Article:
SB: It is similar to walking through Manhattan without a map; you can figure it out eventually but it is so much more efficient and enjoyable to take a guided tour with a trainer who is experienced with the software. I often remark that Magnet’s software flattens the learning curve by presenting actionable artifacts rapidly while also source linking to the raw data, that is, handing the user with the proverbial map to where the forensic “gold” is. Gathering committed people of various backgrounds joined in accomplishing a challenging goal is a great learning environment whether virtual or in-person. The technology will continually update but the friendships and knowledge sharing will too.
MF: How prepared do you feel students are to use Magnet Forensics products after taking the training course?
SB: Very prepared. The course curriculum and material prepare the students to immediately start using the software. I know from personal experience by taking classes in the Magnet Forensics curriculum that I feel comfortable and able to apply the lessons learned during the training course to get right to work.
MF: What is most unique about Magnet Forensics’ approach to training?
SB: The scenario based instruction applied to real world scenarios using evidence types that will be encountered “in the wild” lead by experienced trainers. Using the Magnet Forensics software to answer the questions posed by the scenario make it fun and interesting to learn. By the end of the training week the students feel comfortable navigating the interface and exploiting the resources made available to them with this wonderful forensic software. Every day at the completion of training we compile a list of new things the students learned and we have a direct line of communication with our developers and regularly send in feature requests to add additional functions requested by the students to the software.
MF: How do you manage to keep up on the latest trends in digital forensics?
SB: Listening to and learning from the best resource I have available to me – the other Magnet Forensics Trainers and other Magnet Forensics employees. I am a member and a coach for the International Association of Computer Investigative Specialists and subscribe to their mailing list filled with subject matter experts from around the world who pose questions and answers for a wide variety of forensic challenges. In addition, I am continually subscribing to and reviewing information from a wide variety of subject matter experts and their respective blogs, YouTube channels, Twitter accounts and regularly check in with the Scientific Working Group on Digital Evidence and their website and published best practices. I have built a small digital forensic laboratory/Virtual classroom in my home and am always testing and validating my forensic tools. If I am not teaching I take the opportunity to take classes from other Magnet instructors and we regularly share ideas, techniques and “pro tips” with each other. Interacting with the students allows us to identify and understand what the latest trends are and address any hurdles.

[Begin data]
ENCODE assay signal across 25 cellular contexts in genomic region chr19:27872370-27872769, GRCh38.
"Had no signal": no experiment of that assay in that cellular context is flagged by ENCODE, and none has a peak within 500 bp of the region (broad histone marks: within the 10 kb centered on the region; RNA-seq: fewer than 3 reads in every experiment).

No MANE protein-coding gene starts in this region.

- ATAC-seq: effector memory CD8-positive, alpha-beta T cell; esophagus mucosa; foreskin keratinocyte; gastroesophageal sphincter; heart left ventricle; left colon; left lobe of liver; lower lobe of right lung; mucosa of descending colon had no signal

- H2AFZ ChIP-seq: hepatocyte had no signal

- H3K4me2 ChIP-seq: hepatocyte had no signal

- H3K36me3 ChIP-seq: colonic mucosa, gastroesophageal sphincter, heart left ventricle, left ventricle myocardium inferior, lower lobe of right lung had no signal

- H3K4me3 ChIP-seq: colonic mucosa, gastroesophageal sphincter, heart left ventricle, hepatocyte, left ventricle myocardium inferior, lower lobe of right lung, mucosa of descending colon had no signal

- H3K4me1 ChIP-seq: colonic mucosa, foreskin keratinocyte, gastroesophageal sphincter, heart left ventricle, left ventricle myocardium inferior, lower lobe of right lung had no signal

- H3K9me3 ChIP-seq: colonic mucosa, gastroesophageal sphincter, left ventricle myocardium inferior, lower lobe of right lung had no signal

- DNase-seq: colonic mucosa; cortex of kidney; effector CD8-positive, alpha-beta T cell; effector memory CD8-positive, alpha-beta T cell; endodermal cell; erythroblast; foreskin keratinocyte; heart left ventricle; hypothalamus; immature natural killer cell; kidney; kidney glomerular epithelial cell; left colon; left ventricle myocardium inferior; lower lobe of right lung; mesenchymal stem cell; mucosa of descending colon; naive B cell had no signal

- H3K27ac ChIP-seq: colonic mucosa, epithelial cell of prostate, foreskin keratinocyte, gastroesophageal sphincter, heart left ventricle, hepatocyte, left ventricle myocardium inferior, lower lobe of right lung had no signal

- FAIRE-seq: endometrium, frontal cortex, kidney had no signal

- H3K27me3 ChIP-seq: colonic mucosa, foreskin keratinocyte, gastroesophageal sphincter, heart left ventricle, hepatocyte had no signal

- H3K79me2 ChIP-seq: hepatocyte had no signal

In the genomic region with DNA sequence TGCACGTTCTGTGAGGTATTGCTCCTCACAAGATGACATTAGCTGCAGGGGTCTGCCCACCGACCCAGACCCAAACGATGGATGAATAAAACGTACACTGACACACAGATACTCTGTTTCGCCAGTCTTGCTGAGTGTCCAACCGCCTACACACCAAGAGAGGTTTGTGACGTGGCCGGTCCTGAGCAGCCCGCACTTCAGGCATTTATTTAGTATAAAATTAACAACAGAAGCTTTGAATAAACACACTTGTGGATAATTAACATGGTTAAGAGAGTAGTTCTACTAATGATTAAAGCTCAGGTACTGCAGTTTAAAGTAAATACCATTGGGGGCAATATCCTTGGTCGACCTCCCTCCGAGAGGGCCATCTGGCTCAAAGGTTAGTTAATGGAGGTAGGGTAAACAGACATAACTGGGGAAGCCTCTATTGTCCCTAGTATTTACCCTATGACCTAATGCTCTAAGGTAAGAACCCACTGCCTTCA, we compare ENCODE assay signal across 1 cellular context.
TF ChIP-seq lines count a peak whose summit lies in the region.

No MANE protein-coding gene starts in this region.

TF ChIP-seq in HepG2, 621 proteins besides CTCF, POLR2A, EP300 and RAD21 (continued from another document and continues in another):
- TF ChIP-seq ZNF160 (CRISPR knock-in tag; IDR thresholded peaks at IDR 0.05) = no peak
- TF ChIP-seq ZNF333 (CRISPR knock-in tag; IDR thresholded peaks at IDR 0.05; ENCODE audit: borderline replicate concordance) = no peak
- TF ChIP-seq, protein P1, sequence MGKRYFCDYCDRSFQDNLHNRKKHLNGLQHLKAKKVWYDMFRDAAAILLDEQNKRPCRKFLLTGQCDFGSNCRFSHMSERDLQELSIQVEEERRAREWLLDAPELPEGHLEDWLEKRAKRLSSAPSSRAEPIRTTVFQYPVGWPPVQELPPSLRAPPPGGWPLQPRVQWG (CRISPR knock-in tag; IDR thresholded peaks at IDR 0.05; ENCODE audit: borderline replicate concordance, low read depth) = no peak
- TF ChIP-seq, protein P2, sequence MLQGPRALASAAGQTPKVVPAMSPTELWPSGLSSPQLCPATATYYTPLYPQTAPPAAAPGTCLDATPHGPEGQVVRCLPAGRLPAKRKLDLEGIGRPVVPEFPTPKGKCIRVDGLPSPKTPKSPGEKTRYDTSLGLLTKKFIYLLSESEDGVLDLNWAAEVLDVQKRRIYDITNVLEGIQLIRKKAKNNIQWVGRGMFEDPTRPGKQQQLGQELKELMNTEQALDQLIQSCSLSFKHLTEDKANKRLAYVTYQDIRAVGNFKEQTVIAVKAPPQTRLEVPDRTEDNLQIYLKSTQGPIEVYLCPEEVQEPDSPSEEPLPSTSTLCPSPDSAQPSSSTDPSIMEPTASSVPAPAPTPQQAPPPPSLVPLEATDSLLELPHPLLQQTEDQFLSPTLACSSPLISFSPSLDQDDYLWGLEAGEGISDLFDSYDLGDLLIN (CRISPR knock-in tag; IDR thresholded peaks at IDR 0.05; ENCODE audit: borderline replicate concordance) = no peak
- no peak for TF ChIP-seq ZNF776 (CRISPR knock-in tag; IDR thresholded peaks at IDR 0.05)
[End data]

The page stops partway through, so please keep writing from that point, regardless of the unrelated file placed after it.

MF: What trends do you see coming down the pipeline in digital forensics?
SB: More of the data we need to process will come from the “cloud,” and the volume of data and the speed at which the data is moving will continue to accelerate. The data stored on computers and mobile devices is just a starting point and now, more than ever, the devices we use are simply gateways to the data we need that is stored on servers, that is, another computer, all over our shrinking world.
Thank you, Sean! Welcome to the Training team and to Magnet Forensics overall—we look forward to seeing your future contributions.
Read our previous interviews with VP Training Chuck Cobb, Director of Training Operations Jamey Tubbs, Chris Vance, Patrick Beaver, Doug Estes, Lyn Goh, Larry McClain, Hoyt Harness, Jerry Hewitt, Chris Blight, Erich Schmidt, and Justin Almanza.
Click here to go to the Magnet Forensics Training and Certification Portal.